Archive for George Marsaglia

certified RNGs

Posted in Statistics with tags , , , , , , , on April 27, 2020 by xi'an

A company called Gaming Laboratories International (GLI) is delivering certificates of randomness. Apparently using Marsaglia’s DieHard tests. Here are some unforgettable quotes from their webpage:

“…a Random Number Generator (RNG) is a key component that MUST be adequately and fully tested to ensure non-predictability and no biases exist towards certain game outcomes.”

“GLI has the most experienced and robust RNG testing methodologies in the world. This includes software-based (pseudo-algorithmic) RNG’s, Hardware RNG’s, and hybrid combinations of both.”

“GLI uses custom software written and validated through the collaborative effort of our in-house mathematicians and industry consultants since our inception in 1989. An RNG Test Suite is applied for randomness testing.”

“No lab in the world provides the level of iGaming RNG assurance that GLI does. Don’t take a chance with this most critical portion of your iGaming system.”

ziggurat algorithm

Posted in Books, pictures, Statistics, University life with tags , , , , , , , , , , , on October 30, 2018 by xi'an

A ziggurat (Akkadian: ziqqurat, D-stem of zaqāru “to build on a raised area”) is a type of massive stone structure built in ancient Mesopotamia. It has the form of a terraced compound of successively receding stories or levels. Wikipedia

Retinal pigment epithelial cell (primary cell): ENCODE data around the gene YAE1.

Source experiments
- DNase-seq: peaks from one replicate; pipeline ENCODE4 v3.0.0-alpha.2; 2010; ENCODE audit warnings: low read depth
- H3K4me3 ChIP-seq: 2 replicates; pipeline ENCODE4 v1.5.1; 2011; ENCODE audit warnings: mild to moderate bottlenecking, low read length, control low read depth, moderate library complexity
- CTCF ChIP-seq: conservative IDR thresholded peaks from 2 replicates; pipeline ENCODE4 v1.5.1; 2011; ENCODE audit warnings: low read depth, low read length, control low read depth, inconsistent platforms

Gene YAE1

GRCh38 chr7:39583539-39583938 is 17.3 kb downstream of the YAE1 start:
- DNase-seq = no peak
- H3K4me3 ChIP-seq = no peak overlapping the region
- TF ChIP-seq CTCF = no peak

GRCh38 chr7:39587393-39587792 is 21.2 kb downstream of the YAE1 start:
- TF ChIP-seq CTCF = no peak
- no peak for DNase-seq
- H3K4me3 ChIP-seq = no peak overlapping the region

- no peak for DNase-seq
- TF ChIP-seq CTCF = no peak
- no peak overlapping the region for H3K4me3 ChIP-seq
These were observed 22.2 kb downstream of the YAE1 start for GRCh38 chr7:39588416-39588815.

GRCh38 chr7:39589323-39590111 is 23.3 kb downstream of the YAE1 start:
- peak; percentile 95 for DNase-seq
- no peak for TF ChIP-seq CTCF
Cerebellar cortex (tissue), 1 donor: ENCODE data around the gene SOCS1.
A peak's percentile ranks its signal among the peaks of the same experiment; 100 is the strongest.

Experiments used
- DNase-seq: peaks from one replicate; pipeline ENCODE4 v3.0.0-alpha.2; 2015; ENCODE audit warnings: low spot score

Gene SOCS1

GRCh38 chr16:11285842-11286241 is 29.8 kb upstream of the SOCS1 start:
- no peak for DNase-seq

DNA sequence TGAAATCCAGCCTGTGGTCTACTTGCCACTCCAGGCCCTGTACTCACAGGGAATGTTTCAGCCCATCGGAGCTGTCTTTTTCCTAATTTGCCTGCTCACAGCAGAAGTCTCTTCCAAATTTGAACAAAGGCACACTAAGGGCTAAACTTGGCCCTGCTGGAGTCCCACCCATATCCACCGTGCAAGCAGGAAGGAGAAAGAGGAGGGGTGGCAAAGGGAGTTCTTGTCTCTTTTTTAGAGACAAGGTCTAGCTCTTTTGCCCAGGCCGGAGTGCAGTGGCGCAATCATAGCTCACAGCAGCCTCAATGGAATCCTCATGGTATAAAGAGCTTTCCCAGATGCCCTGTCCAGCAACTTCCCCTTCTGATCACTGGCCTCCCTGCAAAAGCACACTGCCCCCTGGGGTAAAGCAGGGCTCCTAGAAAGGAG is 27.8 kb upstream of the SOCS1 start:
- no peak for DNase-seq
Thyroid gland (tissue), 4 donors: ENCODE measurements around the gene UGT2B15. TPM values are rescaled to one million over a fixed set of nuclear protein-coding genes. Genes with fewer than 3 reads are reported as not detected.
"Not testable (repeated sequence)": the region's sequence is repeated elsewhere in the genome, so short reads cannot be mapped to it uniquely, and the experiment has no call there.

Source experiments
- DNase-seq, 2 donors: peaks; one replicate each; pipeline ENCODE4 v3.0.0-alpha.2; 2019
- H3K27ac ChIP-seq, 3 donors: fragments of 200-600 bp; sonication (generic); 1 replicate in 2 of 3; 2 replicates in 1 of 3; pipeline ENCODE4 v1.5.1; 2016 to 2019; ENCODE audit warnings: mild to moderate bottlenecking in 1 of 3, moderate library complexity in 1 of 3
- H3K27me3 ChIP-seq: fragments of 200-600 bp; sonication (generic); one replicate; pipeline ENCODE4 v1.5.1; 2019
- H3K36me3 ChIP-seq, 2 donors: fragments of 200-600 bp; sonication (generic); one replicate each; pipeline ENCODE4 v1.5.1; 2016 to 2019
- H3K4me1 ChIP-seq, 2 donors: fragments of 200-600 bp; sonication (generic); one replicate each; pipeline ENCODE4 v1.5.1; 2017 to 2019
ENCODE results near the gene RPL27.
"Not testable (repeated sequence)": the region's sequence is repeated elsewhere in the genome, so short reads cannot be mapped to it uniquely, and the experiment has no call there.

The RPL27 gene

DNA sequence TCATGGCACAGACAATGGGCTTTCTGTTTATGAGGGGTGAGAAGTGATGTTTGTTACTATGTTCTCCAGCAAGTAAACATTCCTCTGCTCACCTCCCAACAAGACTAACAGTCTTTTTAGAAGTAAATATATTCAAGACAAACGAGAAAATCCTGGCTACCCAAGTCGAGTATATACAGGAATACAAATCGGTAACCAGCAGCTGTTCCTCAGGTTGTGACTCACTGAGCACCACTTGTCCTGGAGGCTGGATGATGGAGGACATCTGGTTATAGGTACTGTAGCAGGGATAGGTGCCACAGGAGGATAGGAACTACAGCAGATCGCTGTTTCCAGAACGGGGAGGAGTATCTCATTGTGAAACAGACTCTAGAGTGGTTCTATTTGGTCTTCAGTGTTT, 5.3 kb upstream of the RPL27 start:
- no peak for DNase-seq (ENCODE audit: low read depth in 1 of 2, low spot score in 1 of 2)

In a recent arXival, Jalalvand and Charsooghi revisit the ziggurat algorithm that simulates from a univariate distribution by finding horizontal strips that pile up on top of the target as in a ziggurat or a pyramid, hence the name. Which George Marsaglia introduced in 1963. When finely tuned the method is quite efficient. Maybe because it designs an accept-reject move for each strip of the ziggurat rather than globally. For instance, versions constructed for a Normal target are more efficient [3½ times faster] than the Box-Muller algorithm. The generalisation found in the paper divides the target into strips of equal area, rather than dominating rectangular strips of equal area, which requires some work when the target density is non-standard. For targets with unbounded support or unbounded values, a function g transforming the tail into (0,1) has to be selected. A further constraint is that the inverse cdf of the transformed g(X) has to be known. And a large part of the paper examines several scenarii towards simulating from the tail region. For unbounded densities, a similarly minute analysis is undertaken, again with requests about the target like its algebraic order.